I don't know. I don't follow the Vegas odds either. I just heard someone on Sirius NFL radio say the Lions were home dogs this week. I had no reason to believe that was false.


September 27th, 2013, 9:19 am
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Post Re: Next up: Chicago Bears
Freep wrote:
Detroit Lions' Calvin Johnson: It's easy to dislike Chicago Bears
September 27, 2013

Calvin Johnson, by nature, is quiet and reserved when he speaks. He isn’t given to making pronouncements about opponents.

But Chicago is different. Johnson admitted Thursday that he just plain doesn’t like the Bears or their fans.

Oh, and Johnson also came darn close to saying the Lions would win the NFC North showdown Sunday at Ford Field.

“It’s easy to have a dislike for them,” the Detroit Lions’ star receiver said. “It’s not hard at all.

“Can’t stand them, one, because they’re filling up the stadium a lot with a lot of Bears fans. So that’s one reason I can’t stand them.

“But we’re going to have a good showing this week. We’ve had two good practices this week. Guys are focused in and, like I say, we don’t like those guys. So it’s going to be a good little showdown.”

Johnson just hopes it isn’t a shutdown, like last year. The 2012 Bears were one of the few teams that solved the Megatron mystery and held Johnson to 106 receiving yards in two games. That is Johnson’s lowest careeroutput against the Bears since he played them only once as a rookie.

Over Johnson’s career, the Bears have done the best job by far against him among division opponents. The key to Chicago’s success has been patience and strong zone coverage.

“They just make you beat them,” he said. “They want to make the offense make a mistake, make you work your way all the way down the field, dump it off five, 10 yards at a time. Usually offenses will make mistakes.

“And that’s one area I think we’ve grown in. We’ve cut out some of those foolish penalties.”

BURLESON UPBEAT: Coach Jim Schwartz would not put a timetable on the return of receiver Nate Burleson, whose surgery Wednesday to repair two broken bones in his left forearm went well.

“Like I said before, he’ll be back,” Schwartz said. “How long it takes, we really don’t know.”

Johnson spoke with Burleson and said his teammate’s spirits were improving.

“Nate’s doing good,” Johnson said. “Nate’s still the chipper guy we all know. So we’ll see him soon.”

Johnson also said Ryan Broyles, who made his season debut at Washington, has stepped up to fill Burleson’s role as a slot receiver and the entire corps is working to fill the void.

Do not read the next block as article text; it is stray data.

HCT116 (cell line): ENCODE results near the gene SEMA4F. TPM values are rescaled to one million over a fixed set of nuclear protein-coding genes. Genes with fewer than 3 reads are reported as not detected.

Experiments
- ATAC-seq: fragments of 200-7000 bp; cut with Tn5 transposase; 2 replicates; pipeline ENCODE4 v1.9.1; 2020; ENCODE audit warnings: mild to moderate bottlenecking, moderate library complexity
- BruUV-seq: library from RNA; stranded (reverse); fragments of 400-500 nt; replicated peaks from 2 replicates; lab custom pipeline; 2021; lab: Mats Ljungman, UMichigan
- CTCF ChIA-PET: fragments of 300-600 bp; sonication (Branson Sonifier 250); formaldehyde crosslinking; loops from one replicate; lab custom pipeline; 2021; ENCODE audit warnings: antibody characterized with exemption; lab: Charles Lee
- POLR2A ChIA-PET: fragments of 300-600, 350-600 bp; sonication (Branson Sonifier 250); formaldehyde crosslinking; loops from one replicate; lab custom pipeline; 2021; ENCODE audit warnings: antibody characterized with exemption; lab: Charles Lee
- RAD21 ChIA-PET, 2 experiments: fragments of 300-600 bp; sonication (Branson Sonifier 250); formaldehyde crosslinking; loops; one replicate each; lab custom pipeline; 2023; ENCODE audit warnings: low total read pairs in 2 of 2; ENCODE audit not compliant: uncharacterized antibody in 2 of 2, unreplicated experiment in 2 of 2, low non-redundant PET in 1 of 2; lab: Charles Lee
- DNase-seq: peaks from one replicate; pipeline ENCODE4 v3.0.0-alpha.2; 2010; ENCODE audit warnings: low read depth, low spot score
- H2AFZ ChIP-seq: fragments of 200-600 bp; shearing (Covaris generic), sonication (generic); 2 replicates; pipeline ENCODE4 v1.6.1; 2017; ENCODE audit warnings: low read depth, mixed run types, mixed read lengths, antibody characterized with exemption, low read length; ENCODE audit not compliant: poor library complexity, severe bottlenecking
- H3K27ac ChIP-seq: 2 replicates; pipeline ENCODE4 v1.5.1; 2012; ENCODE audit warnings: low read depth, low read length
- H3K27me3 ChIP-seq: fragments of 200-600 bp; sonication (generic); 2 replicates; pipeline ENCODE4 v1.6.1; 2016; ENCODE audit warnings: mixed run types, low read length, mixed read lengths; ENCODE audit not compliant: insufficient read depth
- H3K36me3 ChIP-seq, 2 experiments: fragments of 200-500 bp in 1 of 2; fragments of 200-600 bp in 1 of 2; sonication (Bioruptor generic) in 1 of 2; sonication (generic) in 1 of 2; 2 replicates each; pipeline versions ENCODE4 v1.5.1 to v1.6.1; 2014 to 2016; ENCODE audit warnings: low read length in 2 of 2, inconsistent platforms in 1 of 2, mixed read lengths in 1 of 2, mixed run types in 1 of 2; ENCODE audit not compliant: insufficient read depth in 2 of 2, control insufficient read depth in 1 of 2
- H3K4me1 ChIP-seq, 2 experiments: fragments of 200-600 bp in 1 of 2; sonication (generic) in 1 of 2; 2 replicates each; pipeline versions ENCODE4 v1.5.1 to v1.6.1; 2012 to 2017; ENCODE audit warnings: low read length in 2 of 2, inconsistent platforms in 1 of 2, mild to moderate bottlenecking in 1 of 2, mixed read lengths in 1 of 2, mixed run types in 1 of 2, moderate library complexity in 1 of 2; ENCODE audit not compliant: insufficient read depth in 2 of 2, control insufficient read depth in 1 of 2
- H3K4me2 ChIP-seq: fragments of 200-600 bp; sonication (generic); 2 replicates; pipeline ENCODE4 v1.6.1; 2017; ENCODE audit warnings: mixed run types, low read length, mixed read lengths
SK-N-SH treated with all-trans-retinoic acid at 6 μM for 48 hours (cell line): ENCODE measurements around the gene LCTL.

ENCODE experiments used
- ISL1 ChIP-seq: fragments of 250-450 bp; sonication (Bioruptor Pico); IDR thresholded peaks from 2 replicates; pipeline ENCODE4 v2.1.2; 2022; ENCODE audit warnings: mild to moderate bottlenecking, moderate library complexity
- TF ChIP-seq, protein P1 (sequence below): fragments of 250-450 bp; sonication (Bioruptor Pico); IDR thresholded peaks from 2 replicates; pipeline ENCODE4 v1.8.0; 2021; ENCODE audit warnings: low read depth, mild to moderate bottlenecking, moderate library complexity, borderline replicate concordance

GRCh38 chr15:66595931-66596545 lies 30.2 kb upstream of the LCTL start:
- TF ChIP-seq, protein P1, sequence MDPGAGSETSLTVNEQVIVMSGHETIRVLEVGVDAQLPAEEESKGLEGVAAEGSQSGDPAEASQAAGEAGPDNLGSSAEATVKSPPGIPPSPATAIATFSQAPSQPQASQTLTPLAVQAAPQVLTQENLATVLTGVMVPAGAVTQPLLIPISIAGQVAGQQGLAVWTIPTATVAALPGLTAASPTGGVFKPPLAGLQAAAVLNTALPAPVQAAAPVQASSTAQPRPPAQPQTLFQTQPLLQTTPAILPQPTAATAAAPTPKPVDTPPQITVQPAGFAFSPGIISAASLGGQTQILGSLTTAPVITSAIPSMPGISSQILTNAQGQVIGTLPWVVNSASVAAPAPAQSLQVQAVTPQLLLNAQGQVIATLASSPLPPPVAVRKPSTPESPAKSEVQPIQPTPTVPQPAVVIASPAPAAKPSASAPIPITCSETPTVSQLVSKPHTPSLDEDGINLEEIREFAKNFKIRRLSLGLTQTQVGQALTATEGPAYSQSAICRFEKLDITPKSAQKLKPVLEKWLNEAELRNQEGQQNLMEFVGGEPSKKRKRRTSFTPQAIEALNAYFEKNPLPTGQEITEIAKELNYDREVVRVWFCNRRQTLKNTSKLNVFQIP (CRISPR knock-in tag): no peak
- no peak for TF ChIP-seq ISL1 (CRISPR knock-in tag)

“Broyles is getting a lot more burn,” Johnson said of Broyles’ burgeoning speed. “He’s loving it because he just wants to be back out on the field. And (Kris) Durham’s over there, he’s handling his business, he’s getting more and more experience every game.”

INJURY UPDATE: Defensive tackle Ndamukong Suh (knee), cornerback Chris Houston (hand) and Hilliard (groin) all made their first appearance on the practice report this week and were limited. Johnson (knee) and guard Rob Sims (shoulder) returned and were limited.

Contact Carlos Monarrez: cmonarrez@freepress.com . Follow him on Twitter @cmonarrez.

Beat writer Dave Birkett will answer your Lions questions in a live chat at 10 a.m. Friday at freep.com/sports. Submit early questions here. Then join special writer Nick Meyer for a live blog of the Lions-Bears game Sunday. Enter here to win tickets to the Thanksgiving game. And play NFL Pick 'Em each week to win valuable cashand prizes.


http://www.freep.com/article/20130927/S ... rs-dislike

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September 27th, 2013, 11:49 am
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Post Re: Next up: Chicago Bears
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“Can’t stand them, one, because they’re filling up the stadium a lot with a lot of Bears fans. So that’s one reason I can’t stand them."


That's disappointing. At first I thought he was just pandering. But now I know he's just kinda dumb.

So he hates fans for being fans, instead of hating fair-weather fans for not being fans of his team?


September 27th, 2013, 12:05 pm
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Post Re: Next up: Chicago Bears
I.E. wrote:
Quote:
“Can’t stand them, one, because they’re filling up the stadium a lot with a lot of Bears fans. So that’s one reason I can’t stand them."


That's disappointing. At first I thought he was just pandering. But now I know he's just kinda dumb.

So he hates fans for being fans, instead of hating fair-weather fans for not being fans of his team?


What part of getting booed at in your own stadium should he like? To make matters worse even some Lions fans boo their own team.

How do you know he doesn't hate fair weather fans also? Where did fair weather fans come in to that article?

Don't take it personal just because your a Bears fan. He is obviously just pandering to Lions fans.


September 27th, 2013, 12:24 pm
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Post Re: Next up: Chicago Bears
I.E. wrote:
Quote:
“Can’t stand them, one, because they’re filling up the stadium a lot with a lot of Bears fans. So that’s one reason I can’t stand them."


That's disappointing. At first I thought he was just pandering. But now I know he's just kinda dumb.

So he hates fans for being fans, instead of hating fair-weather fans for not being fans of his team?
Interesting interpretation...sounds to me like he'd rather have the seats filled with Lions fans than Bears fans...

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September 27th, 2013, 12:24 pm